“Since the start of AIA proceedings, the PTAB addressed sanctions in 59 cases. Petitioners requested sanctions in 19, patent owners in 25, both parties in two cases and the PTAB sua sponte raised the issue of sanctions in 13.”
In June of this year, United States Patent and Trademark Office (USPTO) Director Kathi Vidal replied to a late April request by Senators Thom Tillis (R-NC) and Mazie Hirono (D-HI) for answers to a number of questions surrounding abuse of the inter partes review (IPR) system, explaining that she was working on the problem. Now, Vidal has sent a follow-up letter providing more detail on two of the questions raised in the letter, specifically with respect to the USTPO’s authority to issue sanctions for bad faith petitions.
In addition to providing statistics on the Patent Trial and Appeal Board’s use of sanctions since the America Invents Act (AIA) was passed, Vidal also said she plans to seek stakeholder input to explore further options for addressing misconduct.
Vidal explained that, following the AIA, the USPTO issued Rule 37 CFR § 42.12, providing that the PTAB may impose sanctions against a party for misconduct. The rule outlines seven types of misconduct and eight types of sanctions, and the U.S. Court of Appeals for the Federal Circuit (CAFC) has held that the rule “provides the PTAB with discretion to issue sanctions and does not limit the PTAB to the eight sanctions listed in that section, but rather ‘allows the Board to issue sanctions not explicitly provided in the regulation.’ Apple Inc. v. Voip-Pal.com, Inc., 976 F.3d 1316, 1323 (Fed. Cir. 2020).” The USPTO can also sanction attorney misconduct through the Office of Enrollment and Discipline (OED).
As part of the USPTO’s investigation into the matter for purposes of responding to Tillis and Hirono, Vidal said the Office tracked PTAB data on sanctions since the AIA. The data showed that, since the start of AIA proceedings, the PTAB addressed sanctions in 59 cases. Of those, petitioners requested sanctions in 19, patent owners in 25, both parties in two cases and the PTAB sua sponte raised the issue of sanctions in 13.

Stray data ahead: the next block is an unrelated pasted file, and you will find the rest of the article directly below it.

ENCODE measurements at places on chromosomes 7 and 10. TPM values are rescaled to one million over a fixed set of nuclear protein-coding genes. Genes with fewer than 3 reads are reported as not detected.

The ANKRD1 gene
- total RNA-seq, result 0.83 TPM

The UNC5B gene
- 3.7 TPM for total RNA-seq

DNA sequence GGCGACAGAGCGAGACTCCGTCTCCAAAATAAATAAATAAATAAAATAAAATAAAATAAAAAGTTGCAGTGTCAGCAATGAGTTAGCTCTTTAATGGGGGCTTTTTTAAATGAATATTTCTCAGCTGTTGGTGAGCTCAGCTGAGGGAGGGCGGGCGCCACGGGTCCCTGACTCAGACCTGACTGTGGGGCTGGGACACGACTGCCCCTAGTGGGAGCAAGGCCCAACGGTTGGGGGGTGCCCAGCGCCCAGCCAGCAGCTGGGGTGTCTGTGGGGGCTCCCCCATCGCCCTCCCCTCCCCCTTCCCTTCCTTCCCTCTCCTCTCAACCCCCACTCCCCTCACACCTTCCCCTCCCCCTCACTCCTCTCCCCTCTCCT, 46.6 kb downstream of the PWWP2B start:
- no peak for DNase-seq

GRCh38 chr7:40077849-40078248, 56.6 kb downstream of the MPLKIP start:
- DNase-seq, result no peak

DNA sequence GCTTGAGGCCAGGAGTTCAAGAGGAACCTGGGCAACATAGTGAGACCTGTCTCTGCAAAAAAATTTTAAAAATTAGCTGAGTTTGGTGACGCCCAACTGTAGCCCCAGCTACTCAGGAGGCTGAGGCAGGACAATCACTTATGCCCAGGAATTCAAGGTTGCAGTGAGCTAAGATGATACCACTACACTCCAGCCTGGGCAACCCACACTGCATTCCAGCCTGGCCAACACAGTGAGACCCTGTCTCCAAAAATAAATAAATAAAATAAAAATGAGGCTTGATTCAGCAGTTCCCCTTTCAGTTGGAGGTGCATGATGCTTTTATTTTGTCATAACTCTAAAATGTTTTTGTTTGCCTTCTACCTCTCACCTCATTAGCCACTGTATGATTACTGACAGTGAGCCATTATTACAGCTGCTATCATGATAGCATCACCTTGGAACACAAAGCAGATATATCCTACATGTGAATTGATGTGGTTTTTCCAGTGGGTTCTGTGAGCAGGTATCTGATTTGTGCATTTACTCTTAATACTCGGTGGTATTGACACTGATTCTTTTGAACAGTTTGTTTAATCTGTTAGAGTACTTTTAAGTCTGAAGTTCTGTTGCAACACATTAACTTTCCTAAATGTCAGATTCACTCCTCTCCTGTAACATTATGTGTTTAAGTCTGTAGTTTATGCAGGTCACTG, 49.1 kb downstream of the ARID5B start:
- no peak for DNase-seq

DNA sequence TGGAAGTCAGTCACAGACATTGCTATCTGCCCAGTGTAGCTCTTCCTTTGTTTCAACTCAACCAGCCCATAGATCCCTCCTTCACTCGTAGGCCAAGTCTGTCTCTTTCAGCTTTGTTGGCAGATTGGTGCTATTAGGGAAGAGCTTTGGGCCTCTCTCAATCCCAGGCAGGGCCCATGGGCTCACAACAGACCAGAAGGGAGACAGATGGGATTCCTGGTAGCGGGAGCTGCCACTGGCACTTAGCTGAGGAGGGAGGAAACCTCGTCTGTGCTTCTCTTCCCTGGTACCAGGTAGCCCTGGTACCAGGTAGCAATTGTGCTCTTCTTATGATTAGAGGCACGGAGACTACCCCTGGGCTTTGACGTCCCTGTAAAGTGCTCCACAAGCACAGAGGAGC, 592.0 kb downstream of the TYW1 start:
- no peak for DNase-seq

In most of the 59 cases, sanctions issues stemmed from parties’ failure to comply with a rule or order rather than abuse of process allegations, Vidal’s letter said. And sanctions were ultimately imposed by the PTAB in 31 of the 59 cases.
In terms of the types of sanctions the PTAB imposed, they included “terminating proceedings, expunging documents from the record, repaneling cases, denying motions, ordering parties to abide by a protective order, and, in three related matters, awarding attorneys’ fees to the movant,” according to the letter.
Vidal concluded by noting the cited statistics demonstrate that the USPTO has a number of ways to address misconduct, but she agreed that the question raised by the senators of whether the Office “needs any additional authorities to ensure that parties do not file IPR petitions in bad faith and for reasons outside the intent of the AIA…warrants further exploration.” To determine precisely what additional authorities that may entail, Vidal said she plans to seek stakeholder input.
The topic of how to address sanctions for bad faith behavior at the PTAB was recently addressed by at least one amicus in the pending OpenSky Industries, LLC v. VLSI Technology LLC, IPR2021-01064 and Patent Quality Assurance [PQA], LLC v. VLSI Technology LLC, IPR2021-01229. Inventor Ramzi Khalil Maalouf’s amicus brief suggested that Vidal change the language of Rule 37 CFR 42.12(a)(6)) to indicate that the Patent Trial and Appeal Board (PTAB) “shall” rather than “may” sanction abuse of the post grant process.
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